by Alexis Rohlfing, Head Editor, INALJ New Hampshire
Skills in Need: Why coding and technical skills can benefit your job hunt
When you’re looking for a library or information professional job, whether you’re new to the field or just changing directions, you’ll find you need something to make you stand out. In the rapidly changing world we live in, knowing your way around technology– specifically software and coding– can make that difference. In a traditional library, it will allow you to assist with troubleshooting or even maintain databases and web pages in house. In an information professional job, having tech know-how can open doors that may not open with just an information background or MLS.
This isn’t to say you need to be able to code Python or C++ or have formal certifications, but walking the line between computer science and library science will afford you more opportunities, and better your chances of landing a position. If you already have a techie bent, this is a perfect way to meld your background into a career. Another plus side is that you can bring this knowledge and these resources to your job so that they can benefit others.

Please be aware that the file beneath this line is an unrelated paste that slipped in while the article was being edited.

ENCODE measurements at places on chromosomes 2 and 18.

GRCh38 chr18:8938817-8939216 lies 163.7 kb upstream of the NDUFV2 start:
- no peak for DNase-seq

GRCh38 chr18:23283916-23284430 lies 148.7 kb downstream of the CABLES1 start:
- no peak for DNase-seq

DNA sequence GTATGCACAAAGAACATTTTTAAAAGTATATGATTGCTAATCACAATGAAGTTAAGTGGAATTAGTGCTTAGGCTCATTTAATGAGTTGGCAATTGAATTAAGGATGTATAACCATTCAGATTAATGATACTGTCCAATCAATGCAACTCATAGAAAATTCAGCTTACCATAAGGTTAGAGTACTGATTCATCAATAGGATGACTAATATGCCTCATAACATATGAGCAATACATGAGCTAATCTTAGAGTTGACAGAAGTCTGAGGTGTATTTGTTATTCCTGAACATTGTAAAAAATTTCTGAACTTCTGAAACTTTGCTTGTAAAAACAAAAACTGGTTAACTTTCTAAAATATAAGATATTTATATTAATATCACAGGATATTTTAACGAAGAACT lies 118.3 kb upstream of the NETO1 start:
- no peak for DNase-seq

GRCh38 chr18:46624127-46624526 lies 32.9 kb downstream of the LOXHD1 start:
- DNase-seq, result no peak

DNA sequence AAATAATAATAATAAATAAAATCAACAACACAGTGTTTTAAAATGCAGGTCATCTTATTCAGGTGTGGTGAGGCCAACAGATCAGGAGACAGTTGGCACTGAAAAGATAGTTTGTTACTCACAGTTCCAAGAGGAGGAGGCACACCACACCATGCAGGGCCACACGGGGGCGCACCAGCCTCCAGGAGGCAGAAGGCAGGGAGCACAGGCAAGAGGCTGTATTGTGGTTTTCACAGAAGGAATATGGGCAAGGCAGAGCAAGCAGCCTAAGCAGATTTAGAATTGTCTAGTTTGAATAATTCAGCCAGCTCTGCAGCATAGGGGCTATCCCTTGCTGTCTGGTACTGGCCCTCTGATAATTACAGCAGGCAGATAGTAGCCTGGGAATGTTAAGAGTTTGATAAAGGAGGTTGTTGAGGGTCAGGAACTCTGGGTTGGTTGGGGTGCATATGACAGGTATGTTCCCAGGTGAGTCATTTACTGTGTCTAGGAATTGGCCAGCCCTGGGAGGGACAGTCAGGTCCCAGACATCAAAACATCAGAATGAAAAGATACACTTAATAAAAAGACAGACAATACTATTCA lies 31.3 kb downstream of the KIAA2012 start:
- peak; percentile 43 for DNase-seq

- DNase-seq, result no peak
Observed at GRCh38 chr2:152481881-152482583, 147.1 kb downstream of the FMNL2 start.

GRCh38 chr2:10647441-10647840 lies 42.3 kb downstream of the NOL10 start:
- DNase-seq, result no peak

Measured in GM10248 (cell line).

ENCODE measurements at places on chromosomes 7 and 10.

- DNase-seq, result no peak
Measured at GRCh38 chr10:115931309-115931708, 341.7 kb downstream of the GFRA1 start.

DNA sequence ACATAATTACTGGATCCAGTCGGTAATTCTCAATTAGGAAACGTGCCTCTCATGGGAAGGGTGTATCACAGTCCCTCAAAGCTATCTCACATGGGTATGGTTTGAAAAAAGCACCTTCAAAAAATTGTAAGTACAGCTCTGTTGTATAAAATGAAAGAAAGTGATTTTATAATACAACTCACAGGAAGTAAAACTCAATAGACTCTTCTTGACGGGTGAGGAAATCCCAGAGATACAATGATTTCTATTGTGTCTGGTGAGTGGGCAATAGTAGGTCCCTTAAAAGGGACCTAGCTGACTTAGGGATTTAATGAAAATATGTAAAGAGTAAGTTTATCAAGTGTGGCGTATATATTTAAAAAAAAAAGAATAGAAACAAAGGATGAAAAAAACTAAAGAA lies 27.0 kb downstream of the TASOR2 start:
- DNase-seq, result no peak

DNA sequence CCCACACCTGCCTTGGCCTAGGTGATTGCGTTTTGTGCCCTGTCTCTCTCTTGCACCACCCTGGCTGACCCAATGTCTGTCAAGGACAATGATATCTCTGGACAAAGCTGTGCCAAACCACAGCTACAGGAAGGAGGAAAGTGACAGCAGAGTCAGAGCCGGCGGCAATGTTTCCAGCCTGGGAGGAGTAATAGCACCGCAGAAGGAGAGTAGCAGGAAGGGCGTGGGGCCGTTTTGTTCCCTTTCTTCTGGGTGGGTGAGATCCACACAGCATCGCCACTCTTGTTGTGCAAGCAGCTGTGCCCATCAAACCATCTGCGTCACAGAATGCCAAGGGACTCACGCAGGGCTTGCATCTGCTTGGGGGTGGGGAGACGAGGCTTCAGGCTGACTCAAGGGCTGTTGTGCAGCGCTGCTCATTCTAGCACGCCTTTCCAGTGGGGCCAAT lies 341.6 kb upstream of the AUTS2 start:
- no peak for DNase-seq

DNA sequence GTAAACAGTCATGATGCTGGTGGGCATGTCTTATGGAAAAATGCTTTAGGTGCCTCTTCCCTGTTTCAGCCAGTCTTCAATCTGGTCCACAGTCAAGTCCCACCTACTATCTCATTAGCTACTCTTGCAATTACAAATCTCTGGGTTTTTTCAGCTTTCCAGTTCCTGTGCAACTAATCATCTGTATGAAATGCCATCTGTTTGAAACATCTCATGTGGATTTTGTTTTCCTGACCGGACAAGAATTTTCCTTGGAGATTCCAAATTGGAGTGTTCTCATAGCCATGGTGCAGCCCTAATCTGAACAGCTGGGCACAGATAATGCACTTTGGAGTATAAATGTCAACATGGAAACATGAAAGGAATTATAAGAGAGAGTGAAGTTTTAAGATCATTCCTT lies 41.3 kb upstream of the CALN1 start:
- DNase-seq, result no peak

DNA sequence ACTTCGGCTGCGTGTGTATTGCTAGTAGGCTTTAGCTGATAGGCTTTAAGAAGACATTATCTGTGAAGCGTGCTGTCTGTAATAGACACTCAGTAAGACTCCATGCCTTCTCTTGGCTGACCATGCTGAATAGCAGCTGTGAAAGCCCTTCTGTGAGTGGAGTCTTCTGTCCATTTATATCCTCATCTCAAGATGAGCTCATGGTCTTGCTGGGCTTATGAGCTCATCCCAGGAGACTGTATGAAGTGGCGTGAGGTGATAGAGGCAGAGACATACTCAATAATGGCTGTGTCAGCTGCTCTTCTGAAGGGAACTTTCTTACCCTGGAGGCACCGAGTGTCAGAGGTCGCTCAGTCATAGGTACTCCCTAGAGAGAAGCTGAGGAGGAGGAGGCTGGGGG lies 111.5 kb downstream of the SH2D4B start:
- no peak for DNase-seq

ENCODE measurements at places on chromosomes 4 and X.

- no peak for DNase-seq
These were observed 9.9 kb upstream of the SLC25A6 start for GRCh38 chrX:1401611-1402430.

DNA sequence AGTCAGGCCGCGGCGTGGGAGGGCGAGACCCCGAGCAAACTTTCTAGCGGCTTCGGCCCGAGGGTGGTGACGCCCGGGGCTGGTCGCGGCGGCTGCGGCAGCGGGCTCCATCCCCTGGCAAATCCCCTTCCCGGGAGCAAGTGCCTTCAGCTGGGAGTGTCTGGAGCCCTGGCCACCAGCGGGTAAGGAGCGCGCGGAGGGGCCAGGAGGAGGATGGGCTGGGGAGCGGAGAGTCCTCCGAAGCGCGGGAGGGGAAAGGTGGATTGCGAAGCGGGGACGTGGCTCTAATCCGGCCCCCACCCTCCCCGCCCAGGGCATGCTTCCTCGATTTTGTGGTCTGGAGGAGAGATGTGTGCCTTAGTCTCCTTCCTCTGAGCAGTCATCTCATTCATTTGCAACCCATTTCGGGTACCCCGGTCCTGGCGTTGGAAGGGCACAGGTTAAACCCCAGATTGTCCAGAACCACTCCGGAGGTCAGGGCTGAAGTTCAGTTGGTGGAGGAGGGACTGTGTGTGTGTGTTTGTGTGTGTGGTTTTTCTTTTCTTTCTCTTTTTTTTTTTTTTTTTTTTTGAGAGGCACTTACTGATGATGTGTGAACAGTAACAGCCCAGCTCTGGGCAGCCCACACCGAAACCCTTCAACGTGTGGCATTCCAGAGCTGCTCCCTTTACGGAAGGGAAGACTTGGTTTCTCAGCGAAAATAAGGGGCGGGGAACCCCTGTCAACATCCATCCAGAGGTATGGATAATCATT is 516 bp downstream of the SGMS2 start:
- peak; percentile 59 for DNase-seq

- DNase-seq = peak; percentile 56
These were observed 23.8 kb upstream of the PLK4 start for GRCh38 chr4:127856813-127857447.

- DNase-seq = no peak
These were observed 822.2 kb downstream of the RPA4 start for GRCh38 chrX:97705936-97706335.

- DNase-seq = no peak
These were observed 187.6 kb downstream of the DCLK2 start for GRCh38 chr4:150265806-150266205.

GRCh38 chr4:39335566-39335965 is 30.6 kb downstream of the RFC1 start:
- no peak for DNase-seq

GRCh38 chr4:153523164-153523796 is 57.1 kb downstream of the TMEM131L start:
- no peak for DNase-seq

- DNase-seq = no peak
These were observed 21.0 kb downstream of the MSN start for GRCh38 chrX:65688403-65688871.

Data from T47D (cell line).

If you’re trying to figure out where to start, there are tons of resources available to you, many of them free. Here are a few to get you started:
- You can also try your hand at MySQL, which is a relational database and can be useful for building databases or maintaining some open source OPACs
- MOOCs such as Udemy, Khan Academy, Coursera, and EdX offer courses from different universities that run the gamut of coding and technology. You can take a single course that will give you all the skills you need for web development (helpful for designing your library’s website or maybe even coming up with your own app!) or courses for relational databases and different coding languages. Keep in mind that these skills are easily transferable. For example, if you are working with archival finding aids, you may work with EAD, a coding language that the Library of Congress specifically designed for archival finding aids. EAD is a form of XML, which relates to HTML and CSS. Once you’ve got all the basics, you can always specialize within the field.